All that remained there now was perpetual gloom and a feeling of despair. In fact, even the monks had been frozen to death, like literally frozen to death. Soon, they came before a giant pit, and a possessed Abbot may have been taken down there. It was a pit like no other, with snakes and skulls spread all over, like it was a garden of bones and death. Interestingly enough, by now, Soren and Owen had started bonding. I mean, Soren was telling Owen how he was not all bad, and Owen revealed how she was different and warmer than other necromancers.
But all this chit chat was about to come to a brutish end. They reached a point quite deep into the pit, and voices of all kinds came swirling from all sides. It was as if hundreds of flying ghosts surrounded them, and rightly enough they were surrounded. However, Owen drew his axe and started slaying the dead with his mystical weapon. Although the axe was disappointed because the dead did not have any blood in them, I mean, it was actually cribbing about it. But there were too many of them.
Realizing that they had been outnumbered, Owen asked his new friend to follow him to an opening, and asked her to seal the mouth of this opening with magic. When they walked to the other side from there, they found themselves standing before a giant, ancient structure. But who could have built such a structure beneath an abbey, and why? But something happened to Soren in this strange place, her eyes had become as dark as a pool of obsidian, and she claimed to feel the enormous amounts of death in that place. In reality, Soren had been overwhelmed under the force of her own powers, which had magnified manifolds in the presence of so many dead souls.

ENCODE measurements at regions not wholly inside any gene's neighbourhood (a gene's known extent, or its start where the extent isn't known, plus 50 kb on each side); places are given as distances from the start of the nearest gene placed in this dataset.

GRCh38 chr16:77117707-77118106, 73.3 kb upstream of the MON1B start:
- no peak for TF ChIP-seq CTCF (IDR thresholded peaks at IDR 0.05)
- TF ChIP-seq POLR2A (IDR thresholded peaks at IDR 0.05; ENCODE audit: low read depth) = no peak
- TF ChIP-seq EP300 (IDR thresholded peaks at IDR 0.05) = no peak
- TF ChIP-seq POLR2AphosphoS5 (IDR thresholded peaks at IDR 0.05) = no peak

Interestingly enough, the Abbot too was present there and he seemed to be controlling the demonic forces. It wasn’t before long that he transformed into a giant creature with the torso of a human, but everything else was reptilian. Owen charged toward the Abbot, intending to slay him, but to his utter shock and surprise, Soren attacked him. So, what was up with this woman? Let’s find that out in the next and final issue of the comic.
Must Return to the Light
It turns out that the Abbott was possessed by a powerful entity, as we had speculated earlier. Under its influence, Abbott wanted the damned souls to be reunited with the light of god, or rather a twisted version of god. But the path to achieving such goals would have been catastrophic for humanity. Clearly, concepts like good and evil are depicted as highly subjective; one man’s terrorist is another man’s revolutionary… and the words divine and justice seem to lose their meaning the more we try to understand them, and when put together, the phrase divine justice becomes a grander mess than just about anything else.